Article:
To understand the premises upon which the invention is based, it is necessary to focus on both the macro-transportation systems and human-scale community issues that are required for the development of creative, successful, and historically inspired communities. Broadly speaking, transportation systems in America are large capital investments that must accommodate large numbers of private passenger automobiles and, in the case of transportation systems using aircraft, transit or waterborne vessels, large numbers of parked cars and pedestrian movements from parked cars to and within intermodal terminal facilities.

In most developed and rapidly developing nations, everyone wants to drive to their destination. In doing so, however, some very bad things can happen. In America, hundreds of thousands of people suffer sudden accidental death on congested highways (see: Mean Streets 2004 at: http://www.transact.org/library/reports_html/ms2004/pdf/Final_Mean_Streets20044.pdf); millions of people suffer with chronic illnesses due to stress, air pollution, and lack of physical exercise (see: Suburban Sprawl and Physical and Mental Health at: http://www.ncbi.nlm.nih.gov/entrez/guery.fcqi?cmd=Retrieve&db=PubMed&list_uids=15351221&dopt=Citation); and, the social behavior amongst Americans looks less fraternal, and more aggressively adverse, with each passing year (see: Fast Facts from Texas Department of Public Safety, Road Rage at: http://www.txdps.state.tx.us/director_staff/public_information/Fast_facts/road_rage.pdf; Road Rage Becoming Commonplace: Survey at: http://autonet.ca/Safety/story.cfm?story=/Safety/2004/11/15/715913.html; and Federal Motor Carrier Safety Administration Road Rage Survey reference at: http://www.fmcsa.dot.gov/about/outreach/dsweek/survey.htm). Many similar sources and observations can be referenced for other car-dominated urban communities around the world and it is expected that such road rage behavior will become more recognized in all car-dominated communities absent the use of the present invention in those world communities.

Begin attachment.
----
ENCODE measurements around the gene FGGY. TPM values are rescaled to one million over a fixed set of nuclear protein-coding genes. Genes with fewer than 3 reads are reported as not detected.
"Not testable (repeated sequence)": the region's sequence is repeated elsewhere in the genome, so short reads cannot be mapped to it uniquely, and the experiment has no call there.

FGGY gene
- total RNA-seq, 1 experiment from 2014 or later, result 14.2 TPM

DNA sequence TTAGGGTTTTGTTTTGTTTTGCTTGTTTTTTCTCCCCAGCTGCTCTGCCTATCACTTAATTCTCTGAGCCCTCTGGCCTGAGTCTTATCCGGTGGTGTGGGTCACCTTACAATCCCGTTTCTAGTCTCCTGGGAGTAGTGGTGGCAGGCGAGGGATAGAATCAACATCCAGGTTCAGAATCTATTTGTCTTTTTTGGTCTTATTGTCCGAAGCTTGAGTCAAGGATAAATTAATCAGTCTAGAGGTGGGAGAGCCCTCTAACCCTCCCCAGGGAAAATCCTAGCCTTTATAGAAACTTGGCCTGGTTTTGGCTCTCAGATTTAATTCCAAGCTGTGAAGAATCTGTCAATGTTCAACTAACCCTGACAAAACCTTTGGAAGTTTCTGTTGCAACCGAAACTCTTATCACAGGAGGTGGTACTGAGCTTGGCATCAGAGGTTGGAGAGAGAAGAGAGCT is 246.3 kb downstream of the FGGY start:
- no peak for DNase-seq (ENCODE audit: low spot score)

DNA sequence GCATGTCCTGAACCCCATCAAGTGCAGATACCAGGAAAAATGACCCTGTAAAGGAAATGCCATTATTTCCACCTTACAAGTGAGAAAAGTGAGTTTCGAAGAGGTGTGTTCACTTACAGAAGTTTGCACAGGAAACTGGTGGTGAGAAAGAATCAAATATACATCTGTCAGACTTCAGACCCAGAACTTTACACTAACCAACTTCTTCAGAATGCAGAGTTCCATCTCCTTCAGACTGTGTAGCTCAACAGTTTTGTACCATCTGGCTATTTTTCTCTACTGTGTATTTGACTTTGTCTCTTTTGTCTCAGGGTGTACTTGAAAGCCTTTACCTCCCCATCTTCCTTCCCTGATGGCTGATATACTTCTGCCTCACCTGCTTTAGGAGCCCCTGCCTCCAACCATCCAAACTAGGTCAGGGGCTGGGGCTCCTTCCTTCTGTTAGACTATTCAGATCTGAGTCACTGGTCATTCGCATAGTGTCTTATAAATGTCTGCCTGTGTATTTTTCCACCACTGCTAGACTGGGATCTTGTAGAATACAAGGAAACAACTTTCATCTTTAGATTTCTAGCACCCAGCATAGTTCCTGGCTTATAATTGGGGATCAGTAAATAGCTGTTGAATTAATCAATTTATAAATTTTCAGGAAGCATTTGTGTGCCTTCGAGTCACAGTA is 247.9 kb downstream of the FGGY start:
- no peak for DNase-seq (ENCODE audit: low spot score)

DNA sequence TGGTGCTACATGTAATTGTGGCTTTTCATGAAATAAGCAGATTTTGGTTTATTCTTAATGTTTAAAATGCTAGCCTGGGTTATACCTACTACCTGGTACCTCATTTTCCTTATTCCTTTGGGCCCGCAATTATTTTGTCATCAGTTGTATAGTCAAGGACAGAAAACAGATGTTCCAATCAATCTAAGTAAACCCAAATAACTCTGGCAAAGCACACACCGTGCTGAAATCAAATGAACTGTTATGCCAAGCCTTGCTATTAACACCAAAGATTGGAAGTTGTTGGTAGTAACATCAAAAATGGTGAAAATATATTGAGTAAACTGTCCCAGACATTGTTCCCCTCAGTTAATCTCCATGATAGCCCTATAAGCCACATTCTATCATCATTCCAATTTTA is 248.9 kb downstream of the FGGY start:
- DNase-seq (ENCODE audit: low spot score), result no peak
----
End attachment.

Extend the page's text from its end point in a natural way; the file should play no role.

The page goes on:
What should be readily understood is that the travel needs of a speeding automobile (wide, smooth asphalt or concrete surfaces) are exactly the opposite of the safe, comfortable, useful and interesting environments that humans respond to favorably. In short, the natural and best environment for the automobile is inherently a risk and hazard to humans who are not enclosed within the protective cocoon of their own automobile, otherwise separated from the automotive traffic. Conversely, the typical human habitats, i.e., your living room, bedroom and office are not suitable for the operation of an automobile at typical design speeds, e.g., 30 to 60 miles per hour or more.

Modern architecture and community designs, however, assume the automobile is welcome everywhere. It is precisely this lack of awareness that moving cars and people don't mix very well, that causes most of the design flaws of our built environment. Flaws that adversely impact all components of our communities and that will hopefully be rectified by the methods described below.

This does not mean that cars should not be used for many or even most of the trips between the urban, suburban and rural environments. Nor does it mean that car trips are no longer enjoyable and rewarding in very specific car-friendly circumstances: non-congested traffic conditions; interesting views of the natural and built environments that can be observed from a moving vehicle; the comfort of lounge-like seating during air-conditioned, smooth, and uninterrupted car trips; and, the entertainment, food and beverages that can be consumed during such car trips.

As one of the world's major industry, automotive-based transportation systems represent billions of dollars of investments in the movement, care, and feeding of the car-driving public. Such automotive related investments, however, can not be used as intended and do not provide the benefits envisioned when chronic car traffic congestion destroys productivity and mobility, fouls the air we breath, degrades the esthetics and physically conditions of the natural environment, and helps to support the sedentary lifestyle and obesity epidemic evident in America and other developed nations of the world.

What this does mean, however, is that as more and more of our streets and communities become congested with traffic, continued car use in those congested areas is not cost effective or beneficial and alternative modes of transportation must be successfully encouraged. In traffic congested communities, the air quality endangers health and urban blight threatens safety and the community esthetics, not to mention the economic vitality of the urban and suburban centers. This also means phase-out of car dominated systems of movements from home-to-work-to-home and to social events and the events of daily life in order to: